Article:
Bulls Would Be Losers in Proposed Boozer for Bargnani Swap

Andrew DannehyCorrespondent IFebruary 8, 2013

NEW YORK, NY - JANUARY 11: Carlos Boozer #5 of the Chicago Bulls scores two in the fourth quarter against the New York Knicks at Madison Square Garden on January 11, 2013 in New York City. NOTE TO USER: User expressly acknowledges and agrees that, by downloading and/or using this photograph, user is consenting to the terms and conditions of the Getty Images License Agreement. The Bulls defeated the Knicks 108-101. (Photo by Bruce Bennett/Getty Images)
Bruce Bennett/Getty Images

Yesterday ESPN's Marc Stein reported that the Chicago Bulls and Toronto Raptors have discussed a deal to swap Bulls forward Carlos Boozer for Toronto's Andrea Bargnani. Unless they're getting more than the Italian forward, the Bulls would be big losers in the deal.

Although older and more expensive, Boozer is simply a better player than Bargnani and that is what should be important for a championship contender.

As hated as Carlos Boozer is, he really hasn't been that bad for the Bulls. His player efficiency rating of 17.4 is 11th amongst power forwards who average 30 or more minutes per game. Last season, he was 11th amongst all players at the position and in his first year with the Bulls he was 15th with the two players directly ahead of him averaging under 25 minutes per game.

That may not be what the Bulls were hoping for when they signed him as a free agent, but it's certainly not the disaster some have made it seem.

Over the last three seasons, Boozer has an average PER of 18.6, significantly higher than Bargnani's 15.7. Perhaps Bargnani would be better with the Bulls than he is with the Raptors, but even Bargnani's best season—in which he had a PER of 17.9—was just slightly better than Boozer's worst as a Bull. 

The perception is that Bargnani might be a better fit, but he really only has one advantage and it isn't as significant as many think.

Bargnani no longer qualifies as a strong three-point shooter. He hasn't shot above 35 percent since 2009-10, but still takes over four per game. That was also the last time he shot over 45 percent from the field, a mark Boozer has never finished under. Maybe he'd get more open looks with the Bulls, but how contested are a seven-footer's shots from that range anyway?


Bargnani has been a better mid-range shooter than Boozer has been this season. According to HoopData, Bargnani makes about 44 percent of his shots from three to 23 feet, compared to Boozer's 36 percent. However, Boozer made 47.4 of his shots from that range last season and is typically around 45 percent.

According to HoopData, the Bulls have the league's lowest field-goal percentage from three-to-nine feet. Boozer is a part of that, shooting just 30.9 percent—17 percentage points lower than Bargnani from that range. The past indicates that is another trend that won't continue. Since HoopData started tracking shot locations, this has been the best season Bargnani has had from that range and Boozer's worst. Since 2007, Bargnani has shot 34.5 percent from that range, while Boozer has made 43.7 percent of his shots.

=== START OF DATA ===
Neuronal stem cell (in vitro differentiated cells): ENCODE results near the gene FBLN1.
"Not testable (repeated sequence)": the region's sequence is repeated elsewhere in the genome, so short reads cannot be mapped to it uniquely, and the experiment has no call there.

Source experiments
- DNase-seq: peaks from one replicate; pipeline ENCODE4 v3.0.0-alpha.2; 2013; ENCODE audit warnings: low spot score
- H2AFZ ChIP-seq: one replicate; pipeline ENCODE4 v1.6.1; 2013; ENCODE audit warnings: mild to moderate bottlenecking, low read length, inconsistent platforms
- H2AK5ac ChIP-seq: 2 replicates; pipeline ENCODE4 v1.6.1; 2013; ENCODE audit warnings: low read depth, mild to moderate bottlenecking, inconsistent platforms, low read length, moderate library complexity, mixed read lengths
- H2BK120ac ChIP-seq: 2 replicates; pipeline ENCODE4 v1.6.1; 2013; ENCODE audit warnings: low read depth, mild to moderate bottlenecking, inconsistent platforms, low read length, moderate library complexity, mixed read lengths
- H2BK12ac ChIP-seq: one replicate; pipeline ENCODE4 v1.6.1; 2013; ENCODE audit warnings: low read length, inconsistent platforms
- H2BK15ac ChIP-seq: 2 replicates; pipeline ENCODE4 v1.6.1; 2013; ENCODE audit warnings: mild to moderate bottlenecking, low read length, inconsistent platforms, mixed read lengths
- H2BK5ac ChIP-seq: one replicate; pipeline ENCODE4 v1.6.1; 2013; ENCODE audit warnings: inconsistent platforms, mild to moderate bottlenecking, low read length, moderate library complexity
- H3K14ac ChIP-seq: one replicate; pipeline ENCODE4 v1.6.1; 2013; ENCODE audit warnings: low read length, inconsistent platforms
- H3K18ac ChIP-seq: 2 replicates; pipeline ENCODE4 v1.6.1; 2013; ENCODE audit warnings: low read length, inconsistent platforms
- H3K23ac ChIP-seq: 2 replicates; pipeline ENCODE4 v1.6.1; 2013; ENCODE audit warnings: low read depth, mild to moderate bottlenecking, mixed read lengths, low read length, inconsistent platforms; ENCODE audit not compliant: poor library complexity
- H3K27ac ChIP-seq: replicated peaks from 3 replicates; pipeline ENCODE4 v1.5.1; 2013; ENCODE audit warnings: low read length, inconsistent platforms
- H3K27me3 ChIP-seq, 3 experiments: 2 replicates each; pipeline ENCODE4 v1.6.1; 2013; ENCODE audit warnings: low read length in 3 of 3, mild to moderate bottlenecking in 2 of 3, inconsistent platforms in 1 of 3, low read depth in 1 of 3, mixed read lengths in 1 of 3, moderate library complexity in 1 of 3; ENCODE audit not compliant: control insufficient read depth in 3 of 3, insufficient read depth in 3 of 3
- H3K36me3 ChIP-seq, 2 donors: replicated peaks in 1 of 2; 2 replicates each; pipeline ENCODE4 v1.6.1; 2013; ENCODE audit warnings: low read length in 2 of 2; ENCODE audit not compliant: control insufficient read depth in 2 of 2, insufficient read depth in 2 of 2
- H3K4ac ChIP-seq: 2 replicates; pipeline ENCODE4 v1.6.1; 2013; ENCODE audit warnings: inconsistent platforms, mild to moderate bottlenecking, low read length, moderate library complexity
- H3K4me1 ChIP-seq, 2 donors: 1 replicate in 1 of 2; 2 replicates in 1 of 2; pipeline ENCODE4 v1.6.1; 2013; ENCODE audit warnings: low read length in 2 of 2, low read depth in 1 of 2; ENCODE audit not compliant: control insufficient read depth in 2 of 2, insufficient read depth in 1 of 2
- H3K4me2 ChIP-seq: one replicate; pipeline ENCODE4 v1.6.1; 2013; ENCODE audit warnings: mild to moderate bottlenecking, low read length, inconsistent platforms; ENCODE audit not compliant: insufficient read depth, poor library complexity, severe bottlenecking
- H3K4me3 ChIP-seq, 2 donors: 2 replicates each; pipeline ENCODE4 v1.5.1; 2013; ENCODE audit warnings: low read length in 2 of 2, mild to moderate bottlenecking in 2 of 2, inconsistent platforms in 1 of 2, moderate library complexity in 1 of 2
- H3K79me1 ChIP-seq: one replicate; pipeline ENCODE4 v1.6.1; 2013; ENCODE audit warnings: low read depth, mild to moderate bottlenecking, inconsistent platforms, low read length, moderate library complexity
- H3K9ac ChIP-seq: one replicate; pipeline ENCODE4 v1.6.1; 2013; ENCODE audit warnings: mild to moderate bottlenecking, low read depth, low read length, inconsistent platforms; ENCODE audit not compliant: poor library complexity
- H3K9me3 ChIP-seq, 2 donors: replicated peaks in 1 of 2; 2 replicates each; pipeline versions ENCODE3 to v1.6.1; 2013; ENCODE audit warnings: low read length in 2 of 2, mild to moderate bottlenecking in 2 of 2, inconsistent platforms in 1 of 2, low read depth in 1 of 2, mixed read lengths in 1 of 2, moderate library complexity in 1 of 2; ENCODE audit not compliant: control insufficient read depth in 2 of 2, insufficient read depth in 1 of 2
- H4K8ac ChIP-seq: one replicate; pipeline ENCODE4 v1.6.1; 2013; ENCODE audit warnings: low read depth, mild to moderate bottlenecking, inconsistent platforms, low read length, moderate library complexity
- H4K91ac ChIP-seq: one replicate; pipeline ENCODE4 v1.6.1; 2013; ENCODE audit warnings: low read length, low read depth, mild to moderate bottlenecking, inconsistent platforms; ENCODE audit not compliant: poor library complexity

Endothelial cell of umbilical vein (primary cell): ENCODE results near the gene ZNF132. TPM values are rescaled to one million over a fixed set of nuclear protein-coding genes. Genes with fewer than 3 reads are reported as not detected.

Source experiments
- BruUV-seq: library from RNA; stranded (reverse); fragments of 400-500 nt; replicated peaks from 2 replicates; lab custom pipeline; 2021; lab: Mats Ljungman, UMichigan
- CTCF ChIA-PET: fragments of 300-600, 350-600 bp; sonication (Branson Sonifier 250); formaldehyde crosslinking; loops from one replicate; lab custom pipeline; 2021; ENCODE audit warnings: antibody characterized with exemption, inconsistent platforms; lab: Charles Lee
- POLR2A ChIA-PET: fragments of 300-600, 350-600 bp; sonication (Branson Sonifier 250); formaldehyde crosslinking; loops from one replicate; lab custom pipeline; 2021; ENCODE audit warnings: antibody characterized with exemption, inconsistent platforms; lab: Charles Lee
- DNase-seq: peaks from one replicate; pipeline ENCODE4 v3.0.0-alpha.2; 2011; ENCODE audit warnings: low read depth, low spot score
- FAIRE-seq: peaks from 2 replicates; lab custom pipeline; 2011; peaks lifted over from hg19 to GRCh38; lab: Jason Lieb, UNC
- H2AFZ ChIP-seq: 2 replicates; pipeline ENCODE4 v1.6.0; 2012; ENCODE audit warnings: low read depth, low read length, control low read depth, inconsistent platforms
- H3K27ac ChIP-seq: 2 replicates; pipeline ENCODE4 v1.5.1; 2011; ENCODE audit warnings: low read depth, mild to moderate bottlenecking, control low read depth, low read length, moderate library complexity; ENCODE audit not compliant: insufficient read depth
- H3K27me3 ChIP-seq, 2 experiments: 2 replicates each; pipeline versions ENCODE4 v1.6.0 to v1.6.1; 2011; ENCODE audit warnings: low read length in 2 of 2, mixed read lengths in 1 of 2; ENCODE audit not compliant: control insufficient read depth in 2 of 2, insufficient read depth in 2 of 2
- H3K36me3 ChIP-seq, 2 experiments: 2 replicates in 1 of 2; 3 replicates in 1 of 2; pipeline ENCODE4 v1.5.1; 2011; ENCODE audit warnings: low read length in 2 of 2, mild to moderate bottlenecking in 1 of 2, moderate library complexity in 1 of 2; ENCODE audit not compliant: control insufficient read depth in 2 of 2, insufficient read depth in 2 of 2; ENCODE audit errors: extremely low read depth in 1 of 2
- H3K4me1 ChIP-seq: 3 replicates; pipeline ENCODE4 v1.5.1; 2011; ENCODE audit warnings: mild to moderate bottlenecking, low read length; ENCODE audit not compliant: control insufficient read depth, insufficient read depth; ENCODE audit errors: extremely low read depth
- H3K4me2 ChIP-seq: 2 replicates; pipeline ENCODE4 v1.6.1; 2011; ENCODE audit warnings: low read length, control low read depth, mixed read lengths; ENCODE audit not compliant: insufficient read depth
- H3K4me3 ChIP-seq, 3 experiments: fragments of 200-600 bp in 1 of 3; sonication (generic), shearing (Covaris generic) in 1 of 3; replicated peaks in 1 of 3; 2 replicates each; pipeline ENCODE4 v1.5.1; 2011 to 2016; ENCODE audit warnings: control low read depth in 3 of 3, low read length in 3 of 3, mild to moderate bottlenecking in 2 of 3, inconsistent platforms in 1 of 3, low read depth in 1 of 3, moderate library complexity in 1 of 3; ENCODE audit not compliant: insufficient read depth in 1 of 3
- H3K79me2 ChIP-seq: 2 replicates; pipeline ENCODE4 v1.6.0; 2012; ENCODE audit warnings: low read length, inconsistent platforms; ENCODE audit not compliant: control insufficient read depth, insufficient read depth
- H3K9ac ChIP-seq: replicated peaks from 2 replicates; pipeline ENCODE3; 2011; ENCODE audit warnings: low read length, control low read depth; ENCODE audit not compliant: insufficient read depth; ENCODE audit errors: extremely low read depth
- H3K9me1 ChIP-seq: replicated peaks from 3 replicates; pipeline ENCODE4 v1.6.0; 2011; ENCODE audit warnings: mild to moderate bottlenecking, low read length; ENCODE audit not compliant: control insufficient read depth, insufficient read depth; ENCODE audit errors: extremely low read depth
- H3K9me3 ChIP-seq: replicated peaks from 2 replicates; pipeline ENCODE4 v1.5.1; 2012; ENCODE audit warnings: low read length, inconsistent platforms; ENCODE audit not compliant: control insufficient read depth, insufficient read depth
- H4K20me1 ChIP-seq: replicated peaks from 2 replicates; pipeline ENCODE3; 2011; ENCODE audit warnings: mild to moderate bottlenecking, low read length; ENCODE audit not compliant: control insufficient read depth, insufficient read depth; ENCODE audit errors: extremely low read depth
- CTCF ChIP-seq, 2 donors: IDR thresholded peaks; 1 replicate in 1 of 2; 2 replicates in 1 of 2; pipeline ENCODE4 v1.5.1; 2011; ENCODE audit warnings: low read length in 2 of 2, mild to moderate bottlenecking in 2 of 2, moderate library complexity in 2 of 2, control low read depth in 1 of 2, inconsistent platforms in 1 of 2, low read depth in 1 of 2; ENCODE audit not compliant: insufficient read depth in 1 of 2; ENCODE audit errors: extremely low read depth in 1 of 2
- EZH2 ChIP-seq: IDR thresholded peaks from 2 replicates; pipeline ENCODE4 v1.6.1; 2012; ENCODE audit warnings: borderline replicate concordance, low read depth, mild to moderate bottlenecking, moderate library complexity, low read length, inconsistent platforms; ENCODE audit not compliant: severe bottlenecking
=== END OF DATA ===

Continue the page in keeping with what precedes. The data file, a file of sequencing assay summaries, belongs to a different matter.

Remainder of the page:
According to HoopData, Boozer is significantly better at finishing at the rim, shooting 69.2 percent to Bargnani's 53.8 percent. With a roster full of mid-range jump shooters, Boozer's ability to finish is key to the Bulls' success, as he is just one of four players on the team who is above 65 percent at the rim. 

The most underrated part of Boozer's game is his passing, as he has a career average of 2.4 assists per game compared to 2.2 turnovers, not great, but better than Bargnani's 1.3 assists to 1.7 turnovers.

The biggest difference between the two comes on the glass where Boozer averages five more rebounds per game this season and for their careers. While both are considered poor defenders, Boozer can at least limit the other team's opportunities by grabbing rebounds. The last thing the Bulls need to do now is put even more pressure on Joakim Noah to rebound, especially while he's battling plantar fasciitis.


An important factor for the Bulls is their ability to match up with the Heat. The biggest advantage the Bulls have is that they can bully them in the paint. Boozer's ability to rebound and finish at the rim is a huge part of that. While others may be able to help pick up the slack, they'd still be weaker in that department with Bargnani on the court.

As the Bargnani rumors broke, I suggested the Bulls could turn it into a bigger deal for Minnesota's Kevin Love. If their intent is to merely to swap Boozer and Bargnani, that simply doesn't make them a better team.

Bargnani is cheaper than Boozer, but that doesn't mean they get more financial flexibility because they would be unable to use the amnesty clause should someone else become available.

Boozer hasn't been great for the Bulls, but he is a better player than Bargnani. If the Bulls do this deal, it's a clear sign that they care more about saving money than winning a championship this season.